“Not by the hair of my chinny chin chin,” I say in a high pitched voice.
As I say these words, I lightly caress each of their chins. Amazingly each one smiles and giggles. Even Ian.
“Then, I’ll huff, and puff and blow your house down!” I make the wolf say.
I take out my straw and get out of my chair. I walk right up to Polly and blow on her through the straw. My breath brushes across her forehead and strands of hair fly out of her eyes. Polly raises her eyebrows and smiles. I do the same to all the rest. Danny begins a giggle that won’t stop. Ned imitates my blowing. Ian giggles and smiles. He seems to have come to life.
Goldi once blew bubbles with a straw and a mixture of soap and a lot of glycerin. She blew a bubble as big as a plate. She laughed and laughed. She kept that bubble there with her own strong breath.
‘When the third little pig heard that the wolf would climb up the chimney, he quickly built a fire. It was very hot!”
I show them some sticks and a battery operated candle and set it in front of them.
“It was very hot!” I say again shaking a maraca to make it sound like a sizzle.
No one reaches out to touch it.
Goldi, her brother and I, would sometimes light a real candle and roast marshmallows on it. We called it our own little campfire in the house.
“The third little pig put a pot of water on the fire to boil. ”
I show a small bowl of water. They simply look at it unimpressed.
“The wolf slid down the chimney and SPLASH!”
As I say the word, I dip my hand into the cup and aim toward Polly. She jerks and leans to dip her hands in the water. All of them receive a little splash of water on their cheek or hand.
“SPLASH!” says Ned.
“SPLASH!” says Danny.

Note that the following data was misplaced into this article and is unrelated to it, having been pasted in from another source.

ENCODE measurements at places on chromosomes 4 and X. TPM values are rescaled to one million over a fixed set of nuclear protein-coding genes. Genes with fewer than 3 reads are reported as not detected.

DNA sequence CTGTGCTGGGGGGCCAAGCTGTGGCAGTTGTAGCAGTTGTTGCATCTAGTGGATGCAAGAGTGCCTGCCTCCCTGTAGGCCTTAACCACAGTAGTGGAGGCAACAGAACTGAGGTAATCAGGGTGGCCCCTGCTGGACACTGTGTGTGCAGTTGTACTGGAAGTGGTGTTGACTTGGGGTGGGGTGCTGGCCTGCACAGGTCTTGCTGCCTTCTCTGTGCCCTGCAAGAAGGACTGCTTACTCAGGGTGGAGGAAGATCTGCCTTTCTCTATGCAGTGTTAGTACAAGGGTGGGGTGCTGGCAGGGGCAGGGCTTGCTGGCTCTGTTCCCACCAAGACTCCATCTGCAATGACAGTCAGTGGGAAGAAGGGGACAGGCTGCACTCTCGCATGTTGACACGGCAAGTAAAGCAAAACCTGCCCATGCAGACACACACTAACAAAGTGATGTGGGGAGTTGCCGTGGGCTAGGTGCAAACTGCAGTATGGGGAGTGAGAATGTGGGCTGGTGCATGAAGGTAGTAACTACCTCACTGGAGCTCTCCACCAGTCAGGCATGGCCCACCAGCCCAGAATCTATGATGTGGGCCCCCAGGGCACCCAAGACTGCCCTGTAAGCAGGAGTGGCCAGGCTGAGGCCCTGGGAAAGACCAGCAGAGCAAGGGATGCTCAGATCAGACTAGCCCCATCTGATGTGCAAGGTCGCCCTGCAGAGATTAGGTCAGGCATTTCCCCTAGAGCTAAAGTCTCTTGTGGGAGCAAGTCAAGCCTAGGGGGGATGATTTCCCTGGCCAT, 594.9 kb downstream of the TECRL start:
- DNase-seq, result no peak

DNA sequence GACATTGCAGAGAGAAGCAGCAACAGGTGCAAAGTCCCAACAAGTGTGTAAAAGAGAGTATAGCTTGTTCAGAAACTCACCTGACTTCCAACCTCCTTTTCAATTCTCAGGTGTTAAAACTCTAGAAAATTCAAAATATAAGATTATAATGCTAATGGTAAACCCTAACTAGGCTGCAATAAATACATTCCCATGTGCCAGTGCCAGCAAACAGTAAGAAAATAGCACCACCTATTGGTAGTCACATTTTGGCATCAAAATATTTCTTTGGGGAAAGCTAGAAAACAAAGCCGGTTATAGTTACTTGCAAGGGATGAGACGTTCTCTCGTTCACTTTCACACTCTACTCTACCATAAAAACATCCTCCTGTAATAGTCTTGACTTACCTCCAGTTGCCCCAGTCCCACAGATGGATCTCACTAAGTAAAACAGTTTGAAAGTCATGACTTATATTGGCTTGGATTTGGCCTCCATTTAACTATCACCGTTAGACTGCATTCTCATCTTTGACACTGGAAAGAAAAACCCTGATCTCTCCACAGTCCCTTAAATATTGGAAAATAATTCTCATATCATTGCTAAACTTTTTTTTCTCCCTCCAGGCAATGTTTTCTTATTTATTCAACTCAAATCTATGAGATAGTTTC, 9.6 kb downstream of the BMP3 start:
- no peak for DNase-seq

Ian points to his hand. He grunts a little insisting on having the wet drips wiped off.
“Oh! You are okay!” says the parapro.
For a long time, SPLASH seemed to have been Goldi’s favorite word. She wanted to splash in puddles, small pools, the bathtub, and even a bucket of water.
“And that was the end of the BIG Bad Wolf. And the 3rd little Pig lived happily ever after. “
I clap my hands. They all clap their hands.
I take a breath and pack up all of my treasures. This was only the first story. I have to move fast. I have three others to tell and so many other props to unpack. There’s the purple glass Barbie shoe for the class slipper to show when the fairy godmother puts them on Cinderella’s feet. Goldi lost the other shoe and knows that Barbie needs a two shoes to make a pair. She learned that when she finally had a voice for Barbie and just the right dress for her for the party. There’s a stick of cinnamon for when the old lady smells the scent of her delicious cookie baking in the oven. Goldi knows that smell well. It is the smell of her favorite cookie baking. There’s a soft blanket for feeling for Goldilocks falls asleep in her just right bed. It’s made from some leftover fabric Goldi used to make a rag doll.
These little things seem unimportant. Yet, they make up the memories of raising and teaching Goldi and they are now all in the stories I tell to these “Goldis” who struggle more severely with autism. They too have stories. For now, they are hidden. They need to be told stories. Stories of happy endings, magic, wonder, and even plain old everyday somethings. For a few moments, in this classroom of severely autistic kids, these stories are all there is. And I need them to be ALL IN as I tell them. Then, those stories can be a part of them ever after.